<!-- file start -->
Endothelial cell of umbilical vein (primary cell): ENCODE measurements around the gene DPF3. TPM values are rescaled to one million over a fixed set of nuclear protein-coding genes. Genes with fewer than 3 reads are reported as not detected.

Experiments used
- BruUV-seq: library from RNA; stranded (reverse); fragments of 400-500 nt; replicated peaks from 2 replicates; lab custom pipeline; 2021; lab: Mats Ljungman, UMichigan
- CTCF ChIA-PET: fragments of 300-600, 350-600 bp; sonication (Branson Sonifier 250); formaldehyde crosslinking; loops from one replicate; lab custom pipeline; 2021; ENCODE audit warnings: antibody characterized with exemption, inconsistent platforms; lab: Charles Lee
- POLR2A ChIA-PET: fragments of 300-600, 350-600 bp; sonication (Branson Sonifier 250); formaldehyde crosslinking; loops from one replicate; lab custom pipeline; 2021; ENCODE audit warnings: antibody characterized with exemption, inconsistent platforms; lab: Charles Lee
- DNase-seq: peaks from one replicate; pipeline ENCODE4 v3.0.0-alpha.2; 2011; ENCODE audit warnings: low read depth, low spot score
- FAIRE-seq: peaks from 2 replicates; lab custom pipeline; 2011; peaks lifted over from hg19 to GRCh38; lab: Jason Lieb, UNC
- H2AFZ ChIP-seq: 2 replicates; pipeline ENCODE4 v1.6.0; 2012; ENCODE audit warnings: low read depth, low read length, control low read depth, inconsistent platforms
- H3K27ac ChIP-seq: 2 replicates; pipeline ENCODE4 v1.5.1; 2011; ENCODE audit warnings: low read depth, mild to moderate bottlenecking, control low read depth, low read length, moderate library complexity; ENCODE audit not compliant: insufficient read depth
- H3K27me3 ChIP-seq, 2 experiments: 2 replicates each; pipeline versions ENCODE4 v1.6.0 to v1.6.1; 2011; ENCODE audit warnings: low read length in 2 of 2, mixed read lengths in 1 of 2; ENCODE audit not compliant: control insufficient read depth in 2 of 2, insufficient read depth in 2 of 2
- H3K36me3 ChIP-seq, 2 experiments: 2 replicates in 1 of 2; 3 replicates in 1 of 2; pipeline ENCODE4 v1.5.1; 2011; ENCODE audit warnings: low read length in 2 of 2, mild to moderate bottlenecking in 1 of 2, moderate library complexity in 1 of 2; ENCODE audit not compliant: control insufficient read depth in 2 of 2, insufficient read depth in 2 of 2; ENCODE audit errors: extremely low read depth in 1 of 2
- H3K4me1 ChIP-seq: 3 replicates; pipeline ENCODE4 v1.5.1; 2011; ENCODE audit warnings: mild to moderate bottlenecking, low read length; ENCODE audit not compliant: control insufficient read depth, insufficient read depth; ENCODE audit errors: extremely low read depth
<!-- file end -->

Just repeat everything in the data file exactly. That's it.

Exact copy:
Endothelial cell of umbilical vein (primary cell): ENCODE measurements around the gene DPF3. TPM values are rescaled to one million over a fixed set of nuclear protein-coding genes. Genes with fewer than 3 reads are reported as not detected.

Experiments used
- BruUV-seq: library from RNA; stranded (reverse); fragments of 400-500 nt; replicated peaks from 2 replicates; lab custom pipeline; 2021; lab: Mats Ljungman, UMichigan
- CTCF ChIA-PET: fragments of 300-600, 350-600 bp; sonication (Branson Sonifier 250); formaldehyde crosslinking; loops from one replicate; lab custom pipeline; 2021; ENCODE audit warnings: antibody characterized with exemption, inconsistent platforms; lab: Charles Lee
- POLR2A ChIA-PET: fragments of 300-600, 350-600 bp; sonication (Branson Sonifier 250); formaldehyde crosslinking; loops from one replicate; lab custom pipeline; 2021; ENCODE audit warnings: antibody characterized with exemption, inconsistent platforms; lab: Charles Lee
- DNase-seq: peaks from one replicate; pipeline ENCODE4 v3.0.0-alpha.2; 2011; ENCODE audit warnings: low read depth, low spot score
- FAIRE-seq: peaks from 2 replicates; lab custom pipeline; 2011; peaks lifted over from hg19 to GRCh38; lab: Jason Lieb, UNC
- H2AFZ ChIP-seq: 2 replicates; pipeline ENCODE4 v1.6.0; 2012; ENCODE audit warnings: low read depth, low read length, control low read depth, inconsistent platforms
- H3K27ac ChIP-seq: 2 replicates; pipeline ENCODE4 v1.5.1; 2011; ENCODE audit warnings: low read depth, mild to moderate bottlenecking, control low read depth, low read length, moderate library complexity; ENCODE audit not compliant: insufficient read depth
- H3K27me3 ChIP-seq, 2 experiments: 2 replicates each; pipeline versions ENCODE4 v1.6.0 to v1.6.1; 2011; ENCODE audit warnings: low read length in 2 of 2, mixed read lengths in 1 of 2; ENCODE audit not compliant: control insufficient read depth in 2 of 2, insufficient read depth in 2 of 2
- H3K36me3 ChIP-seq, 2 experiments: 2 replicates in 1 of 2; 3 replicates in 1 of 2; pipeline ENCODE4 v1.5.1; 2011; ENCODE audit warnings: low read length in 2 of 2, mild to moderate bottlenecking in 1 of 2, moderate library complexity in 1 of 2; ENCODE audit not compliant: control insufficient read depth in 2 of 2, insufficient read depth in 2 of 2; ENCODE audit errors: extremely low read depth in 1 of 2
- H3K4me1 ChIP-seq: 3 replicates; pipeline ENCODE4 v1.5.1; 2011; ENCODE audit warnings: mild to moderate bottlenecking, low read length; ENCODE audit not compliant: control insufficient read depth, insufficient read depth; ENCODE audit errors: extremely low read depth